“Ideal Clinic” Slated to Open in Salem

Happy Doc Neighbors’ Clinic will offer patients a different healthcare experience

January 30, 2013 -- Hour-long appointments, pictures of patients and the things they love on the walls, super-hero and regal fabric exam gowns, the doctor gives you a gift if she’s ever late and pays you a fee if she misses an appointment, and as much laughter as possible. These are some of the things a new “ideal clinic” in Salem, Happy Doc Neighbors’ Clinic, intends to offer its patients.

Dr. Lara Knudsen, born and raised in Oregon, attended college in Vermont and medical school in Washington, DC before moving to Madison, Wisconsin to complete her residency. That’s when she started thinking about starting a practice based on the “micro-practice” or “ideal clinic” model.
 
“During my residency and beyond, the times I felt frustrated and discouraged were when I was racing around trying to see all my patients. I don’t enjoy practicing medicine at that pace,” Knudsen explained. “I enjoy practicing medicine when the pace is more relaxed, and I have the opportunity to actually talk with my patients, get to know them.”
 
Ideal medical practices have been popping up across the country based on a movement driven by doctors like Pamela Wible and others who are trying to bring the care back into healthcare; the care for doctors, not just patients.
 
Knudsen recently quit her job with Willamette Health Partners, a medical group run by Salem Hospital. “Working in that setting, I started thinking about it (opening an ideal clinic) more and more. I wanted to find a way to practice medicine that was sustainable for me and allowed me to spend more time with patients.”
 
So far she’s held one “town hall” meeting to hear from Salem residents. People told Knudsen they’d like everything from longer visits with their doctor to geckos in the exam room. One gentleman even came up with this analogy:
 
“It's like when you go to your public defender, and you're in court and he tells you, ‘Just say no, no, no, to everything.’ And you're like, ‘But what about my case? What about my file?’ And he's like, ‘You think I have time to read that stuff? I don't have time to read anything.’”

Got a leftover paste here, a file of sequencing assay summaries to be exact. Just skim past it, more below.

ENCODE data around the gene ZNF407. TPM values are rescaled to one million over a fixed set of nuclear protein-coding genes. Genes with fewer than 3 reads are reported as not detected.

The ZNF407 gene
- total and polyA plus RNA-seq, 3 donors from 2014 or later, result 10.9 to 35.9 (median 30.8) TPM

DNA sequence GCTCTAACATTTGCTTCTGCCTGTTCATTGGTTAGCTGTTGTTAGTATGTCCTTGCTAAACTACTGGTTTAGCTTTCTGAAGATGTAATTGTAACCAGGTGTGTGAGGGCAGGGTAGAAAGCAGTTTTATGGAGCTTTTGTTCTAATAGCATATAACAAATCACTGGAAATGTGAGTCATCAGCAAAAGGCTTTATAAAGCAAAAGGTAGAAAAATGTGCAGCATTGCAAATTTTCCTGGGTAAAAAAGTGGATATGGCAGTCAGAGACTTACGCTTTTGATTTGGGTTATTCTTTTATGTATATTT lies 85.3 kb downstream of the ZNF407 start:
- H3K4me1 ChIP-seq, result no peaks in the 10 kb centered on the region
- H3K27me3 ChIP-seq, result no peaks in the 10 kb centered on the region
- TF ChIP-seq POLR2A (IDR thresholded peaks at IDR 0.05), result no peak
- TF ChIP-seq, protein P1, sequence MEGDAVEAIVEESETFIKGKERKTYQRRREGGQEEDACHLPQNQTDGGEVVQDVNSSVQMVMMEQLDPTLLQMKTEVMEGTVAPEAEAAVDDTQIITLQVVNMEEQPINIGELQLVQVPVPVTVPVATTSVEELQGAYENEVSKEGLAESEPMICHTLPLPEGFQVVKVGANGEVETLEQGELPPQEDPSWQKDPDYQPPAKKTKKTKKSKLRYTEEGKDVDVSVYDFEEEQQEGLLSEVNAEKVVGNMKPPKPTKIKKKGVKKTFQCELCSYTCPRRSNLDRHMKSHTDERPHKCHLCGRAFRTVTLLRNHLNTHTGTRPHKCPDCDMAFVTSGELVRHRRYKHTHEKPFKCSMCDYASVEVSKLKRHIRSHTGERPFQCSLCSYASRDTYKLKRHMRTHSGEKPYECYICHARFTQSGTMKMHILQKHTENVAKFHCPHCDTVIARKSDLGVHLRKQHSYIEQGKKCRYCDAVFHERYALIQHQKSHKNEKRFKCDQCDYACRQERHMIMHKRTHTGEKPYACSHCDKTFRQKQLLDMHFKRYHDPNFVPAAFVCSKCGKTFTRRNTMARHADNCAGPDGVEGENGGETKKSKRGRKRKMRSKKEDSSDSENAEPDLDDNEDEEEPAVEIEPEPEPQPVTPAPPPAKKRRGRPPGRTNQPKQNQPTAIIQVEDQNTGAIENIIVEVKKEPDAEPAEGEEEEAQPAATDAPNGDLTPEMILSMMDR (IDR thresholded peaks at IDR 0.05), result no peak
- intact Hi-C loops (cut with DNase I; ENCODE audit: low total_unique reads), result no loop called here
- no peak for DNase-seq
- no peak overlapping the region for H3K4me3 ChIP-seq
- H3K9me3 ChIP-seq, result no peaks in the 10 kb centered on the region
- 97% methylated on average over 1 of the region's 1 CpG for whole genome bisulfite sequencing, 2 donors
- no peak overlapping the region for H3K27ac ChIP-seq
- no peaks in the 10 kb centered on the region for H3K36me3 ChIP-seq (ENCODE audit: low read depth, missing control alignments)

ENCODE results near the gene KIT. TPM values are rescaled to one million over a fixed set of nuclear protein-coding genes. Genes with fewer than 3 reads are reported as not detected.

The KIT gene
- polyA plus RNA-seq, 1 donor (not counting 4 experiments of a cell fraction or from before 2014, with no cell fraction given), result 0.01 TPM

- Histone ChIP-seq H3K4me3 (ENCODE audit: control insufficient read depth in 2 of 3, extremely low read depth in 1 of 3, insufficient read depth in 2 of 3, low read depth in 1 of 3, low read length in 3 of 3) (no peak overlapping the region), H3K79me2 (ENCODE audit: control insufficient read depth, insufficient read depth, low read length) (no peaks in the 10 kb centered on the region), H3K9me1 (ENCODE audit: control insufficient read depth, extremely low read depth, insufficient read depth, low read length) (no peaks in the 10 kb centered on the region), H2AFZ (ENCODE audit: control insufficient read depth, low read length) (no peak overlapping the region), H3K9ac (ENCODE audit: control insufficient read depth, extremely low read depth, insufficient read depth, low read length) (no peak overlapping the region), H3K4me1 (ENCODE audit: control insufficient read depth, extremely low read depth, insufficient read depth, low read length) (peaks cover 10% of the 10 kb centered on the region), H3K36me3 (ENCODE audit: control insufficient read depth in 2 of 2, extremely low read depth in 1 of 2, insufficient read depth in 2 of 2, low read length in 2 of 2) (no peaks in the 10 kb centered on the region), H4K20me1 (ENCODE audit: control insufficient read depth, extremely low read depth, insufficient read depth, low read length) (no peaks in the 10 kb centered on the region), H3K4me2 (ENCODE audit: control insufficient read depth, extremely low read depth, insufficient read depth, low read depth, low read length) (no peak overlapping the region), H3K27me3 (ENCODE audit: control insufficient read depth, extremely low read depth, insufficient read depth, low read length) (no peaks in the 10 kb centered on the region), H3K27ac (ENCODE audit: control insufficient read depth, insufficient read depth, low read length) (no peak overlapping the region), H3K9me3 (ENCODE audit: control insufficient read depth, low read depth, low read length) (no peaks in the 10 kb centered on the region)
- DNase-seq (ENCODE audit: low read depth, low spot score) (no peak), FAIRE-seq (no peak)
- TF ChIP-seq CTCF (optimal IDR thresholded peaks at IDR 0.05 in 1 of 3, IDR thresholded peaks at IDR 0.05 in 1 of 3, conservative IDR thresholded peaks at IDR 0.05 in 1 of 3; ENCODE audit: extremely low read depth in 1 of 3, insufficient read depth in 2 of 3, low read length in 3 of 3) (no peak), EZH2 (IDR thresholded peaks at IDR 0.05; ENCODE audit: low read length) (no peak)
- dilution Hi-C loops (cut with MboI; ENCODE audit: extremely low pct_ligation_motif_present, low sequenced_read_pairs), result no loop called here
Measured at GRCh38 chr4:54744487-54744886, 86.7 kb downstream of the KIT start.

Knudsen has seen the same themes emerge when she talks to people about their ideal clinic: enough time together, mutual accountability and respect, and getting to know each other.
 
“What the patient wants is what the doctor wants,” Knudsen said. “It’s just that our mainstream healthcare system isn’t set up for that.”
 
What does Knudsen want? She envisions taking walks in the park when her patients come in for visits.
 
“So much of what I do as a family medicine doctor is talk to people,” she explained. “Walking with them in the park or other beautiful setting is something I really hope to be able to do.”
 
While the concept of one doctor in an office with no staff is an old one, having the community be seen as part of creating a clinic is a relatively new trend. Several ideal clinics already exist in Portland and Eugene. Knudsen believes that Happy Doc Neighbors’ Clinic is the first ideal clinic in Salem, a first that Knudsen is proud to be a part of.
 
“I’m excited about the flexibility that’s inherent in this (ideal clinics) model. We can incorporate patient ideas without layers of bureaucracy and have fun with it.” Knudsen also speaks Spanish and plans to reach out to the Latino community.
 
Next steps? Finding a location near a park and holding more town hall meetings before opening her clinic in late March. Knudsen holds her next meeting Feb 9 at 3 p.m. Visit her website for location information.
 
FOR MORE INFORMATION:
Happy Doc website
Essay about ideal clinics in Holistic Primary Care
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